Lucy I love America because it has Disneyland. We looked at sea lions, they were funniest things ever, they made me giggle out loud. They went "owh owh owh", were super stinky and kept on pushing each other off the floating things. I liked Yellowstone, it was covered in yellow stones. We saw lots of Bison. Once loads came across the river into our campsite. Alisha and I stayed in the truck to keep safe. The bison were just one foot away from our camp, we were having s'mores that night but we had to wait for the bison to go. I am a really good walker, once I walked 13km in one day. My legs were quite tired after that. I loved the princesses at Disneyland. We went to see Merida from Brave first, then we went on Dumbo. We saw two shows with princesses in them. We are going to Mexico next.
My painting of sea lions Alisha I also really liked America. My favourite bits were Disneyland, Las Vegas and meeting the dogs Dillon and Lily. I really loved Disneyland, although I did not like the Mr Toad ride or the Finding Nemo ride. I loved meeting the Princesses and seeing the special shows. I also loved Las Vegas the lights and the noise. Whilst I love living in the truck I liked having the big bath at the hotel and also the big pool. We also met two lovely dogs, Dillon and Lily at Daddy's friends. They have been our imaginary friends as we have been out walking since then. I also liked Yellowstone National Park but I wanted to see some wolves.
Merida from Disneyland Gilly I thought there would be few surprises when we came into the US. After so much exposure in books, tv and movies, lots of American friends plus a couple of visits years ago it was almost like I felt I knew the country as well as my own and certainly better than Czech Republic and Russia where we have lived over the last 15 years. However, bits of it certainly surprised me. Yes there were the usual cultural stereotypes which Europeans get terribly snobby about: very loud voices in peaceful places, a general lack of interest in the world beyond their borders and don't get me started on portion sizes (our record was a KIDS meal with an enormous pile of chips and 10 fish fingers!!!). I wasn't expecting the sheer beauty, proliferation and isolation of the national parks. That was a definite highlight, until they were unexpectedly closed down. They are all so well organised and maintained, so people really get a chance to enjoy the splendour of their surroundings. The people we met were generally incredible polite, kind and certainly in places like the national parks more internationally minded. The truck is still an object of fascination for the people we meet. Here the most common question is about its fuel consumption, where as in Canada we were frequently being asked where we were going to in such a beast. People here rarely ask where we are going to, most people assume that we have imported it here once they heard it is from Germany to drive around the US only. "Sweet Rig" seems to be the most frequent moniker we hear about it, which is nice. The Size of RVs has really surprised us here, initially we pointed out the exceptionally large ones to each other when we were on the road. Now however, it seems common place to see massive caravans of 12m or so which are so large they can only be pulled by huge pick up trucks. So called 5th wheelers are often 14m long when hooked up to a vehicle on the road. They all have "slide outs" too, up to 4 different sections of the body that come out to give more space when stationary. The coach type RVs are also surprisingly massive at between 10-12 m long and as tall as us with their 3 air-con units on the top and they all seem to pull a car behind then for when they park up. Not some little polo sized city car though, often they are massive jeeps or pick ups behind. We feel comparatively tiny and agile beside them.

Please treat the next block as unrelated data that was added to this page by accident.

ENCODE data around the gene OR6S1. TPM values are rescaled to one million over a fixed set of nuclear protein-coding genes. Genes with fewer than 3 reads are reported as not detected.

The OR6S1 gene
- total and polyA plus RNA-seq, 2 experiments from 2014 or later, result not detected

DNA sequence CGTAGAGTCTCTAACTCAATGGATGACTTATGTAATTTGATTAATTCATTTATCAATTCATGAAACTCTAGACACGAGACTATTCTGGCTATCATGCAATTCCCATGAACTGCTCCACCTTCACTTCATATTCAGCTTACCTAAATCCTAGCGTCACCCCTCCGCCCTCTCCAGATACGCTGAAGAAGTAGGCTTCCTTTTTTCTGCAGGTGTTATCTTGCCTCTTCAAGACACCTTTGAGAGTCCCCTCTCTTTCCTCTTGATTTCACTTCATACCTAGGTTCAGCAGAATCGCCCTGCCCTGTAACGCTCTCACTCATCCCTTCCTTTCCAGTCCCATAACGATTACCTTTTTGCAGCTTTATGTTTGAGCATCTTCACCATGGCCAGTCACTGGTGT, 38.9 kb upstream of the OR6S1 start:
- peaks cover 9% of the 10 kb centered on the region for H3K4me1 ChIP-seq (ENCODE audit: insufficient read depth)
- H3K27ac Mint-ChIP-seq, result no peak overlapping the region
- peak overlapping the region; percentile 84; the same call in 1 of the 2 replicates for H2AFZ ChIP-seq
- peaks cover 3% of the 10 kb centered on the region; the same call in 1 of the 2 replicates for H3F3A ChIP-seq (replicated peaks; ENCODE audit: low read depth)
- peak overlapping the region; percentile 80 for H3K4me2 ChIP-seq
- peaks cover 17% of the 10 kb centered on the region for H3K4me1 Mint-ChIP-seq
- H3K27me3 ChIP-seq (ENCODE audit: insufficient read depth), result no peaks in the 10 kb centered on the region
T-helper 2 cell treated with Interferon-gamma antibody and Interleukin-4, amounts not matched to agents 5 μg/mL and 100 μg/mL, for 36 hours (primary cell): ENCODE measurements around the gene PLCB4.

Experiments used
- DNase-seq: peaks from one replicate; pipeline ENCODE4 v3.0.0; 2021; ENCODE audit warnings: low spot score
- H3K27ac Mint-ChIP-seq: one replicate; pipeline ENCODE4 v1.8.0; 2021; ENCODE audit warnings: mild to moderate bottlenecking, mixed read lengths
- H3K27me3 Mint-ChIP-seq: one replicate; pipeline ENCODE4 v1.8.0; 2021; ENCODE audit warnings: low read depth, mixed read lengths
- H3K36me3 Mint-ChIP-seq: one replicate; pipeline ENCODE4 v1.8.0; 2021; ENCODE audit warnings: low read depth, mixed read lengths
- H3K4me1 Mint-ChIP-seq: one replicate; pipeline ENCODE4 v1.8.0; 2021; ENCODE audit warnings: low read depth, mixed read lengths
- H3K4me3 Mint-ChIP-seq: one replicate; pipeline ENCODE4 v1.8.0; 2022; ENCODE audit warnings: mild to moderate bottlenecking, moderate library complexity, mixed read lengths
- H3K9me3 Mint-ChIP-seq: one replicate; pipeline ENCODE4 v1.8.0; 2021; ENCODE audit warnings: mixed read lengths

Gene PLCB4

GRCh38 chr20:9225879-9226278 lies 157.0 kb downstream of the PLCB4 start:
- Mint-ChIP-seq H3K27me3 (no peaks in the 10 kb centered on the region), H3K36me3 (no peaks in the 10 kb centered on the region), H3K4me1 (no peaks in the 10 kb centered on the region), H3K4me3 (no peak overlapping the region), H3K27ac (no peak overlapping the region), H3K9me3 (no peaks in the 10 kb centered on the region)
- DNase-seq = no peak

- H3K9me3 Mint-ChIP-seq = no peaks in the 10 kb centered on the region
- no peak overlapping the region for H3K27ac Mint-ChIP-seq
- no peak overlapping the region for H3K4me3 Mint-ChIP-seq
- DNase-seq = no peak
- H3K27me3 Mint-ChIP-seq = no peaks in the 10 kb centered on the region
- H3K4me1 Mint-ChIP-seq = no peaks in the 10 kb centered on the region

This one with a built in loft is just bizarre. We've all settled into our life on the road. We've slowed considerably down since Canada with 8 weeks in the US. It was inevitable I suppose that it would take a while for us to change from our usual home pace. It's been good to have more time to do things as well as not be in too much of a rush to get things done. Steve I imagined the US would be just a warm up before we really started traveling but I have to admit I have really enjoyed our 7 weeks here. The scenery, particularly in the mid- west is stunning, and the National Parks are a real credit to the country. The scenery is stunning with some great campgrounds. They are also very well run and with the junior ranger program had great things for the kids. They are also great value. It was a shame they were closed down in the recent government shutdown but we were lucky we managed to visit 9 parks and only really missed out on Yosemite. It's 25 years since I last did a road trip in the US and it's a bit different with your family than with 2 mates. A number of things have changed most notably the beer. The beer is now very good with the explosion of craft beers everywhere. I have not touched a Bud since I have been here and have become very fond of "Fat Tire" brewed in Colorado. People have been very friendly and helpful and this is particularly true out in the countryside and when camping in the National Parks. We have also had fantastic weather with the only rain in 7 weeks been in Colorado when there was so much a federal emergency was declared. We are all now used to living in the truck and find it very comfortable. On cold nights it's much mor pleasant climbing in the back than into a tent. We can also have a decent shower too. Living together 24/7 is going pretty well although I am sure we would all admit the odd break from each other would be welcome but we are managing well. It's not all one long holiday though. Planning the trip and doing all the chores takes time and we do need to think ahead for things but these are hardly great stresses.